It’s time, in other words, for Suit 2.0—a ver­sion for a gen­er­a­tion that not only cares about ease, but, per­haps more im­por­tantly, cares about the way it looks. Check out the red car­pet, a spe­cial oc­ca­sion for sure. The suit is still there but not in a form that would cut it in any but the most style-con­scious of board­rooms: there’s a Fer­rag­amo suit in pow­der pink, a Cerutti dou­ble-breasted num­ber in bold for­est green; an au­tumn/win­ter 2018 Paul Smith style in a crushed vel­vet, an av­o­cado Prada suit with a big black stripe run­ning up the in­side leg, a Brunello Cucinelli one that’s at least half way round the cir­cuit to be­com­ing a track suit. About the only thing that makes them suits, as the suit has been known for much of the 20th cen­tury, is that both jacket and trousers go together. Mostly. This is the suit as a means to ex­press per­son­al­ity too, rather than be sub­sumed to the char­coal-clad crowd.

In­deed, big­ger pic­ture, th­ese times in which the suit is strug­gling to find its place might be an op­por­tu­nity to ex­am­ine ex­actly what the suit is for; and what the fun­da­men­tals of a suit amount to. Does the suit have to con­form to the body? Does the suit have to have cer­tain char­ac­ter­is­tics to still be de­fined as such?

As Vogue has noted, over re­cent sea­sons up-and-com­ing brands the likes of Abasi Ros­bor­ough, N Hooly­wood and Pub­lic School have pro­duced suits with Vel­cro clo­sures, or with raglan sleeves, or with pullover jack­ets, or out of ny­lon. On the cat­walks, the suit is still there, but in­creas­ingly in one of two modes—de­cid­edly ca­su­alised or, as fash­ion tends to­wards of course, in an avant-garde mode. Ba­len­ci­aga has played with the suit’s con­ven­tional pro­por­tions, for ex­am­ple, while Comme des Gar­cons has made its suits asym­met­ric; while brands the likes of Burberry, Bal­main, Gucci and Bot­tega have mixed menswear into their women’s col­lec­tion shows—an in­di­ca­tion per­haps of how dis­tinctly male at­tire the likes of the suit may be on the wane.

“The suit has to change be­cause so many of us have a dif­fer­ent life­style now, and the need to dress quite so for­mally is only a very oc­ca­sional thing,” says menswear de­signer Oliver Spencer. “I think men can still take plea­sure in dress­ing up to go out, but even then the suit we wear is a dif­fer­ent kind of thing: it’s less stuffy, more colour­ful, more pat­terned, more in­ter­est­ing all round.

Yes, it’s a suit, but it’s not the kind of suit that, say, our grand­par­ents would read­ily recog­nise as be­ing such.”

Even at a com­pany the likes of Gieves & Hawkes—of No. 1 Sav­ile Row, a pi­o­neer of tai­lor­ing— there are winds of change. For spring/sum­mer 2019 it’s in­tro­duc­ing what it calls its light­weight struc­ture—ba­si­cally a strip­ping out of all the pad­ding and weight of a tra­di­tional English suit, and us­ing stretch cloths. The re­sult, as John Har­ri­son, Gieves & Hawkes’ cre­ative di­rec­tor, puts it, “looks just the same as one of our more tra­di­tional suits, but is much eas­ier to wear and feels more com­fort­able. But still looks cool”.

What’s more, Har­ri­son sus­pects that it’s the first small step in what will mir­ror a sea change in at­ti­tudes to the suit over the next two to three decades. “The fact is that I just can’t imag­ine my teenage sons ever want­ing to wear—or re­ally need­ing to wear—that kind of tra­di­tional tai­lor­ing,” he says. “That stan­dard grey shark­skin suit? It’s just go­ing to drift away.”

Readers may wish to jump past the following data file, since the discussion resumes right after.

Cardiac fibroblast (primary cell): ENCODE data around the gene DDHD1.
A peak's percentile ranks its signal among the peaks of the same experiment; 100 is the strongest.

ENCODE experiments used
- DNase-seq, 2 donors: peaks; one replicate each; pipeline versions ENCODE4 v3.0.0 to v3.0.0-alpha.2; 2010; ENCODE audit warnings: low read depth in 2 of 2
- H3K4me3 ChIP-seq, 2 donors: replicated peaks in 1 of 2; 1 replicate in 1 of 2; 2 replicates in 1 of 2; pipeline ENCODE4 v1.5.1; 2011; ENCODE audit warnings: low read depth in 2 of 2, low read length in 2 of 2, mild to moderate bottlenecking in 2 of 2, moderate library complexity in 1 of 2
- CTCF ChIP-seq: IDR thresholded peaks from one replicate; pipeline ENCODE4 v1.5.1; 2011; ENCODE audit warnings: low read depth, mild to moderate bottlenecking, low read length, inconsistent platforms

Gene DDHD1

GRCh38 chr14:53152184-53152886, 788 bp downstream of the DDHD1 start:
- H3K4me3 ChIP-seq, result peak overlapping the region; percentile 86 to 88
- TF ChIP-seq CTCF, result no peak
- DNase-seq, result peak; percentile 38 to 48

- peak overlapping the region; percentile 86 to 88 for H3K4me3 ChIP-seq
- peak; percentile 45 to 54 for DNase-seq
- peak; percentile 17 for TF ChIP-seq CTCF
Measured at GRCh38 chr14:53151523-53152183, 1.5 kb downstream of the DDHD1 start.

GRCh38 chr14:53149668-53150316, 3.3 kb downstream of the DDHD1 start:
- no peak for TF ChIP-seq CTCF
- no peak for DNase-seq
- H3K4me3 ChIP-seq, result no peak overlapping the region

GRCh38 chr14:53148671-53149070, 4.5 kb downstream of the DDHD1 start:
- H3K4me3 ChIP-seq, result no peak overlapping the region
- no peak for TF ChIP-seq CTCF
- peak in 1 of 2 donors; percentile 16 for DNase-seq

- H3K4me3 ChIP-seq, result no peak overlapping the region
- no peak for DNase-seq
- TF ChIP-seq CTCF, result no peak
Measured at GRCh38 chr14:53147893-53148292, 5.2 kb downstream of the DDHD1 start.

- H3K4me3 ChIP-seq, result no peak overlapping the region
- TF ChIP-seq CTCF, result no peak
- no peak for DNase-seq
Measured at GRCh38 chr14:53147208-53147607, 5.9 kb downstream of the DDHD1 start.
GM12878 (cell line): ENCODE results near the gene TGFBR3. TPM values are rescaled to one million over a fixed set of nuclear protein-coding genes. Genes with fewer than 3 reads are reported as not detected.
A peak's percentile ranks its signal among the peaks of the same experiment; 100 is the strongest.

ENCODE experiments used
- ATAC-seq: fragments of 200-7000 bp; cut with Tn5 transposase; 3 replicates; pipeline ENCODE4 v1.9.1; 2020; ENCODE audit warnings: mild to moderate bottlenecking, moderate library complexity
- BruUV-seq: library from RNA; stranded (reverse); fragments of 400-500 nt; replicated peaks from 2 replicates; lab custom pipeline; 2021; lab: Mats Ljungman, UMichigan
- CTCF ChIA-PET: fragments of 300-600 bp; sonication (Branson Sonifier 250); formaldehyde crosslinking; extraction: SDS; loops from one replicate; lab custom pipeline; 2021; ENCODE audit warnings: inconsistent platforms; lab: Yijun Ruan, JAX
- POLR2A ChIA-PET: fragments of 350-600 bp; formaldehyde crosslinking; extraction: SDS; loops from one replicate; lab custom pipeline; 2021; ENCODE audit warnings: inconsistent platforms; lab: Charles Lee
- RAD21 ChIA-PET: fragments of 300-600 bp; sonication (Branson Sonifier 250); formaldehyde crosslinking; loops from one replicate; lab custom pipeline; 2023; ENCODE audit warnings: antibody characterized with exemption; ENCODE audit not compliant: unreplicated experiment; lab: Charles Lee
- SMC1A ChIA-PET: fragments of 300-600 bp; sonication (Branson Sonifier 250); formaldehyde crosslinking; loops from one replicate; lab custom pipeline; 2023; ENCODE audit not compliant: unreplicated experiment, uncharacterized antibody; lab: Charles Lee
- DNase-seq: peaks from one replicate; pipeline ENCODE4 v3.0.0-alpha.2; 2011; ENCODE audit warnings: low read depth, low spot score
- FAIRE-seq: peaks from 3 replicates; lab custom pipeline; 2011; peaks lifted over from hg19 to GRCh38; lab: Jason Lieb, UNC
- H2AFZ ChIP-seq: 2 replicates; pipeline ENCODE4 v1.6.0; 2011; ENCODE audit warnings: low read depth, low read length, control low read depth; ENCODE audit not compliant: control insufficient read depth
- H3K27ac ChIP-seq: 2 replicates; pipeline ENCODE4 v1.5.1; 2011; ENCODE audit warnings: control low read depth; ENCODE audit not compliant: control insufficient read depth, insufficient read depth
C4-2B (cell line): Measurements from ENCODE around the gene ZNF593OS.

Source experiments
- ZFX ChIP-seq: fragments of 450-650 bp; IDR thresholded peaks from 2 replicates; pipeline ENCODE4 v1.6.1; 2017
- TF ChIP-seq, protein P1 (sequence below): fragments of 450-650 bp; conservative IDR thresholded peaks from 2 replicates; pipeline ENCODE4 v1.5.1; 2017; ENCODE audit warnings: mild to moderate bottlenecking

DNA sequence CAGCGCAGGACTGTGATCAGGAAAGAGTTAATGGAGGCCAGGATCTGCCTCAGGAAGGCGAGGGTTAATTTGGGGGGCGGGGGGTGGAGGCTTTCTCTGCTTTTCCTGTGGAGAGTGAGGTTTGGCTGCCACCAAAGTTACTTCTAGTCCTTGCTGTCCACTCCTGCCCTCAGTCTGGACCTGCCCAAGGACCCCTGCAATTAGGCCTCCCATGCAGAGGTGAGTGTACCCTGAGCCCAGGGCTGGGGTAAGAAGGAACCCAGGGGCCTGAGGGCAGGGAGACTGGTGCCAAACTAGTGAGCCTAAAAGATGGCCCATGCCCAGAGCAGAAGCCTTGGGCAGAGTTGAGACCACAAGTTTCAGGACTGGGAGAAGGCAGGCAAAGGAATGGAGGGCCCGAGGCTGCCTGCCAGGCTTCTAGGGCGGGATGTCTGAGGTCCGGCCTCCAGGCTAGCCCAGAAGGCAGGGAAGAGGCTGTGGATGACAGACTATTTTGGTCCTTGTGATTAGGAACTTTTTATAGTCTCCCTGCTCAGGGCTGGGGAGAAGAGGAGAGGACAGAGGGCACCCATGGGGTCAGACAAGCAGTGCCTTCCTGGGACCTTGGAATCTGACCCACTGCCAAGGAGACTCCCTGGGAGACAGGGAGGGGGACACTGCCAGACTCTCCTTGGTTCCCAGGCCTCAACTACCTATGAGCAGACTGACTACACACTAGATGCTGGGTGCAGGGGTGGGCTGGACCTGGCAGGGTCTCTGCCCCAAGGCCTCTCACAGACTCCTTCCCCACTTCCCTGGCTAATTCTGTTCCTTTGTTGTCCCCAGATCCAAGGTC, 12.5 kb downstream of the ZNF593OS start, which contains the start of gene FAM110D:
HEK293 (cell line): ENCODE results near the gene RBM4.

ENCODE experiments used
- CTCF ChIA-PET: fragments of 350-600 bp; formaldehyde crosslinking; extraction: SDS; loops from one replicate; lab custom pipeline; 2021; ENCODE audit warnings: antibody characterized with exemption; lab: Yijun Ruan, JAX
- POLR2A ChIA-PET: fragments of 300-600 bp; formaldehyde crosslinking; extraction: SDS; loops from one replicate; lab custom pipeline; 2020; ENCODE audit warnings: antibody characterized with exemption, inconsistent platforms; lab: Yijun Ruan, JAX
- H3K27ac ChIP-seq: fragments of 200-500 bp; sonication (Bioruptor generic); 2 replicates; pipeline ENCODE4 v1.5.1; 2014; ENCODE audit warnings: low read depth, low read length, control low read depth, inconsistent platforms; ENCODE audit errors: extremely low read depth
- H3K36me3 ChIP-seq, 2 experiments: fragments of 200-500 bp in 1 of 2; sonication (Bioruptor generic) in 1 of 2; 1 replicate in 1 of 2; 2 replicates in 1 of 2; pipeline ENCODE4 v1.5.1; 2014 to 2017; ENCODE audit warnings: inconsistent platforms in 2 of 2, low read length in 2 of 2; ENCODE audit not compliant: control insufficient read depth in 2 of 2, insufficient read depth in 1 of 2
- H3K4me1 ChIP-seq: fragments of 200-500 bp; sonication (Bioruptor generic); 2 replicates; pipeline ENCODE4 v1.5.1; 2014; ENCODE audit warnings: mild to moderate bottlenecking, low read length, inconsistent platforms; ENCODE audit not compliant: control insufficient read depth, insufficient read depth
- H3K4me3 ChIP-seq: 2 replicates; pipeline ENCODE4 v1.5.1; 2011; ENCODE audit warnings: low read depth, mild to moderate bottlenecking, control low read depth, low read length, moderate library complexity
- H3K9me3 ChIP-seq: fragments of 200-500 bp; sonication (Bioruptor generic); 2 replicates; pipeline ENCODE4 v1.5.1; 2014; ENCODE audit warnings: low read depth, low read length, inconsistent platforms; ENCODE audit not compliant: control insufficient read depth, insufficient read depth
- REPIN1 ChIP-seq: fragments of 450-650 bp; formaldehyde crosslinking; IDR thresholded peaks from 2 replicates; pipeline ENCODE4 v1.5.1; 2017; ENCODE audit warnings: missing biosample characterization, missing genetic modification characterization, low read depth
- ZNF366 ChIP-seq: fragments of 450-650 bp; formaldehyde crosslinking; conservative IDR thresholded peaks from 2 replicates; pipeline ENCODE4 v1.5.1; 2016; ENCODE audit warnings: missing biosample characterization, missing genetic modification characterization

So does that mark the be­gin­ning of the end of the suit, as has been much her­alded over re­cent years? Not quite. Tai­lor­ing houses re­port that while there’s a di­min­ish­ing need to wear a suit in the work­place now, there is an in­creased de­mand to wear one for go­ing out. “It’s as if there’s a recog­ni­tion that it’s a tra­di­tion that we don’t quite want to lose yet,” sug­gests Har­ri­son. And, he ar­gues, there will al­ways be a de­mand for Sav­ile Row-style be­spoke tai­lor­ing, even if that be­comes in­creas­ingly niche, in­creas­ingly about per­son­al­i­sa­tion and cus­tomi­sa­tion and a trainspot­ter-like love of the craft— much as is hap­pen­ing with for­mal, Goodyear-welted footwear in the era of the sneaker.

But the suit it­self might change so much that at least the idea of the suit—a gar­ment that might be loosely de­fined as one in which the top and bot­tom halves sit well together, that chimes with cer­tain, also chang­ing so­cial ex­pec­ta­tions—sur­vives. Har­ri­son pre­dicts that the suit will be­come much more mod­u­lar, much more stream­lined—per­haps thermo-reg­u­lat­ing, com­fort­able, min­i­mal­is­tic but still, in its own way, smart.

“It’s not quite Star Trek yet, but you can see a time when the suit will have to be reimag­ined,” says Har­ri­son. “Why do suits have a lapel, for ex­am­ple? We just don’t need that level of sar­to­rial fi­nesse any­more. Yes, it is quite space-age, but you can see that strip­ping back of the form of the suit hap­pen­ing al­ready. And cer­tainly if I was to learn tai­lor­ing again I’d be tai­lor­ing in tech­ni­cal cloths. The re­sult might still have a beau­ti­ful but­ton­hole, it would still have the craft, but it would be a much more mod­ern prod­uct. And there’s no rea­son why his­toric com­pa­nies the likes of Gieves & Hawkes can’t adapt to that. There’s no rea­son why they can’t tai­lor in Ly­cra, for ex­am­ple. The suit can move on.”

If only, per­haps, to keep up mem­ber­ship at the type of Lon­don club that re­fused Munoz en­try. “Well, clubs are al­ready mak­ing changes in re­la­tion to dress codes and I think those that haven’t prob­a­bly never will,” says Rupert Wes­son, acad­emy di­rec­tor for De­brett’s, an au­thor­ity on Bri­tish eti­quette, dress and so­cial skills. “The idea of the suit seems to have been broad­en­ing out for decades—it used to mean a three-piece worn with very shiny shoes, and now it’s maybe just match­ing sep­a­rates. And even events one used to have to wear a suit to have been hol­lowed out. Clearly the suit is in a state of de­cline. That said, my feel­ing is that the suit will never quite die. But then I spent 16 years in the army—so I’m used to a uni­form.”

Mark Zucker­berg.

Steve Jobs.

Richard Bran­son in a suit at the launch of his scheme to tempt busi­nesspas­sen­gers to travel with Vir­gin At­lantic, 1984.

A suit as seen on a fe­male form dur­ing Bal­main Homme’s au­tumn/win­ter 2018 run­way show; a com­mon sight in fash­ion th­ese days.

Sav­ile Row, Lon­don— the world’s most fa­mous suit­ing street.